Uniontown McDonald's honored for first place to serve Big Mac

The birthplace of McDonald’s flagship sandwich recently debuted a dramatic renovation and a permanent marker that recognizes Uniontown’s dramatic role in culinary history. The Morgantown Street restaurant, famous as the world’s first McDonald’s restaurant to serve the iconic Big Mac, celebrated its new look and historic designation with a ribbon cutting ceremony, check presentation and unveiling of a large sign that commemorates Uniontown as the Big Mac’s hometown. “Uniontown is a landmark location for McDonald’s,” owner/operator Art Alamo said. “That’s why my family made long-term investments to make this restaurant even more easy, convenient and, of course, delicious!” The redesigned restaurant will feature digital menu boards, digital self-order kiosks, table service in the dining room and mobile order/pay that provides curbside service using the McDonald’s mobile app. The project is part of a joint effort between McDonald’s and franchisees that will invest $6 billion to modernize most U.S. restaurants by 2020. In Pennsylvania, $266 million will be invested to upgrade 360 restaurants across the state. Each of those upgrades will create new employment opportunities for locals who can help customers take advantage of the new technology. Invented by local McDonald’s franchisee Jim Delligatti, the Big Mac debuted at McDonald’s of Uniontown in April, 1967. The 45¢ sandwich was so popular with Uniontown residents that he quickly rolled it out to his other restaurants across western Pennsylvania. The iconic burger was eventually introduced to McDonald’s national menu in 1968. Pictured are (from left) Wilma Minor, Lindsay Brown, Matt Alamo, Art Alamo, Katie Conroy, Amy Chapman and June Rygelski.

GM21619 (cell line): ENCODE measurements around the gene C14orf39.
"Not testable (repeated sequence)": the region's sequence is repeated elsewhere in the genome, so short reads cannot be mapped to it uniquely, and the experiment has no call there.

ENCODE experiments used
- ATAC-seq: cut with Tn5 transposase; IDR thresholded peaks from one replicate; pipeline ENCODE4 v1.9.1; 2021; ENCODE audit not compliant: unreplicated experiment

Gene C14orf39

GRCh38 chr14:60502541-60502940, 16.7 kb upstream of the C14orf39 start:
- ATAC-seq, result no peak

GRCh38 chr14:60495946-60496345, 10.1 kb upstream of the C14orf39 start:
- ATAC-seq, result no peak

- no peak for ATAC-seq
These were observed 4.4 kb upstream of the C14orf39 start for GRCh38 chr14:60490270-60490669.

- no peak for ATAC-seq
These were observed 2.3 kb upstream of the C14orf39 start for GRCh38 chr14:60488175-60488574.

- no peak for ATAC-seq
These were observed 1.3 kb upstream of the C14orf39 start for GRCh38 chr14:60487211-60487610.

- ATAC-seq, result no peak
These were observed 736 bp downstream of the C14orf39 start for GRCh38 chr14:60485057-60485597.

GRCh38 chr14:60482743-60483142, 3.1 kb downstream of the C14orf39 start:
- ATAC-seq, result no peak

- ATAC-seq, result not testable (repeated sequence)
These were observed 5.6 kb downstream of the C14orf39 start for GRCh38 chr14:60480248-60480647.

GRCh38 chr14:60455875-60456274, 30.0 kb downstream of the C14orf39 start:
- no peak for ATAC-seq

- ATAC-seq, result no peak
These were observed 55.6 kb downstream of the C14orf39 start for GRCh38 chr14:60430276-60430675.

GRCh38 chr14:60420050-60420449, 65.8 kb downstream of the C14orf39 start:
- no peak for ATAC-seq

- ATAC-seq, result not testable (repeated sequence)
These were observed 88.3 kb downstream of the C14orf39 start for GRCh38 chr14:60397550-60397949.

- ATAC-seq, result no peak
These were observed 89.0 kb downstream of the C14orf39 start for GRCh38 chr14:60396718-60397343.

(1) comment

ochie55

Just saw this picture and write up. I was puzzled as to why there is no mention of the late Nick Sabatini, a former manager at Uniontown Shopping Center McDonald's who is known to have named the "Big Mac". It seems that is quite notable. Unfortunate oversight, but maybe an article on Mr. Sabatini would be interesting.

Welcome to the discussion.

Keep it Clean. Please avoid obscene, vulgar, lewd, racist or sexually-oriented language.
PLEASE TURN OFF YOUR CAPS LOCK.
Don't Threaten. Threats of harming another person will not be tolerated.
Be Truthful. Don't knowingly lie about anyone or anything.
Be Nice. No racism, sexism or any sort of -ism that is degrading to another person.
Be Proactive. Use the 'Report' link on each comment to let us know of abusive posts.
Share with Us. We'd love to hear eyewitness accounts, the history behind an article.